• SSH: Social Science and Humanities
    • Publisher last contacted on 25/03/2014
    • 'Taylor & Francis (Psychology Press)' is an imprint of 'Taylor & Francis'
  • Classification
    ​ green

Publications in this journal

  • [Show abstract] [Hide abstract]
    ABSTRACT: In this article, we discuss the Informal Reading-ThinkingInventory (IR-TI), an informal reading inventory built on an easily recognized legacy model that also branches out into new realms. The IR-TI provides tools for assessing reading the lines, reading between the lines, and reading beyond the lines. This is a 21st-century assessment instrument that reaches out to track critical aspects of social and cognitive development. The IR-TI includes innovative prompts for gathering data on schema activation, personal-emotional responding, elaborative thinking, engagement, metacognition, and response to text writing. The optional IR-TI tasks shed light on overlooked student strengths as well as student needs. The instrument urges fresh thinking as it points out unexpected strengths in weaker readers and weakness in seemingly proficient readers. Seeming outlier findings such as these stimulate new knowledge as they challenge popular but ambiguous theories and practices.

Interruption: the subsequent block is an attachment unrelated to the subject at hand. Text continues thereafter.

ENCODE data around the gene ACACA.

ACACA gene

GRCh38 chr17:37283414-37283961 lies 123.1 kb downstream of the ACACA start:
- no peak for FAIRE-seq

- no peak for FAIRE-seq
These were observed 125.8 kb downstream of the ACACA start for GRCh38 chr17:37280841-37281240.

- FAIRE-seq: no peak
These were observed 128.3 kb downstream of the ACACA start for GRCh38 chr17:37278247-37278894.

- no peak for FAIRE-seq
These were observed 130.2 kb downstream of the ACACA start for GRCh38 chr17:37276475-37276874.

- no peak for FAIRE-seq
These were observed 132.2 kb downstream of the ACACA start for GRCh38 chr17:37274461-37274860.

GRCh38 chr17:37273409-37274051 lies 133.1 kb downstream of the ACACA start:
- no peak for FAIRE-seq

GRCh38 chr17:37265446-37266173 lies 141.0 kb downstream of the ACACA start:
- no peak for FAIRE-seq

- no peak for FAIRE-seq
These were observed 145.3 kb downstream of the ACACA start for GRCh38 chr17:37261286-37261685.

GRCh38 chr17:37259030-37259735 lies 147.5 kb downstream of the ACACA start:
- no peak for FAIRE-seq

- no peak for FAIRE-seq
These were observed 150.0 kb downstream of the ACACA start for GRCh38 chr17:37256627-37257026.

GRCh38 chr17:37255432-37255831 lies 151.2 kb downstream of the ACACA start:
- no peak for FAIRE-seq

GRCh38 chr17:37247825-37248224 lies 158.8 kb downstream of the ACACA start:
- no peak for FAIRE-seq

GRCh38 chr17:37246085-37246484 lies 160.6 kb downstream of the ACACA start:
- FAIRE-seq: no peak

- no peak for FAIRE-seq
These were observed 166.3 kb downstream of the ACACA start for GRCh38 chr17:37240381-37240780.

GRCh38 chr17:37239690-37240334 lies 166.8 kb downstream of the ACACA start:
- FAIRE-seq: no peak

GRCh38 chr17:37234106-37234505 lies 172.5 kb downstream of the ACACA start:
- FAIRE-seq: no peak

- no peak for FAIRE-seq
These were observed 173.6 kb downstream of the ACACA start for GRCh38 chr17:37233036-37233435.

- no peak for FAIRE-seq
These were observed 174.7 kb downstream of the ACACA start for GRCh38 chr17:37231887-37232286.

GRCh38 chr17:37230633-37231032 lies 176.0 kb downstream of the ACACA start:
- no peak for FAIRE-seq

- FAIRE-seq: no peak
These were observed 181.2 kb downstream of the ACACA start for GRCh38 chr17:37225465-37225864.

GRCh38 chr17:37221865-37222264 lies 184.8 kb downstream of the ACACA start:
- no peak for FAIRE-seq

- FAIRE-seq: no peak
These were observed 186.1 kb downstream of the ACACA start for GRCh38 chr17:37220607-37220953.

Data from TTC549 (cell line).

Reading and Writing Quarterly 07/2013;
  • Reading and Writing Quarterly 07/2013; 29(3).
  • Reading and Writing Quarterly 01/2013; 29(2).
  • [Show abstract] [Hide abstract]
    ABSTRACT: Over time, criticisms related to the technical rigor of informal reading inventories (IRIs) have led many to question using these assessment instruments for high- or low-stakes purposes. In this article, I examine reliability evidence reported in 11 new and updated IRIs and make comparisons with Spector's earlier analysis that revealed fewer than half of the IRIs reported reliability. Based on the findings, I discuss ways in which IRIs have changed and use criteria recommended by Nitko, Salvia and Ysseldyke, and Spector to consider various educational uses of IRI data.
    Reading and Writing Quarterly 01/2013; 29(3).
  • [Show abstract] [Hide abstract]
    ABSTRACT: The purposes of the study we describe here were (a) to identify the challenges that English Language Learner and non–English Language Learner high school students in an urban public school district experience when composing in the genre of exposition, a genre considered to be central to advanced academic literacy; and (b) to relate these challenges to characteristics of the writing they produce. We present a descriptive inventory of the challenges these adolescents faced when composing in the genre of exposition and also compare the challenges that the 2 groups experienced both in relation to each other and in relation to characteristics of the writing they produced. Finally, we relate our findings to implications for improving writing instruction and assessment for adolescents.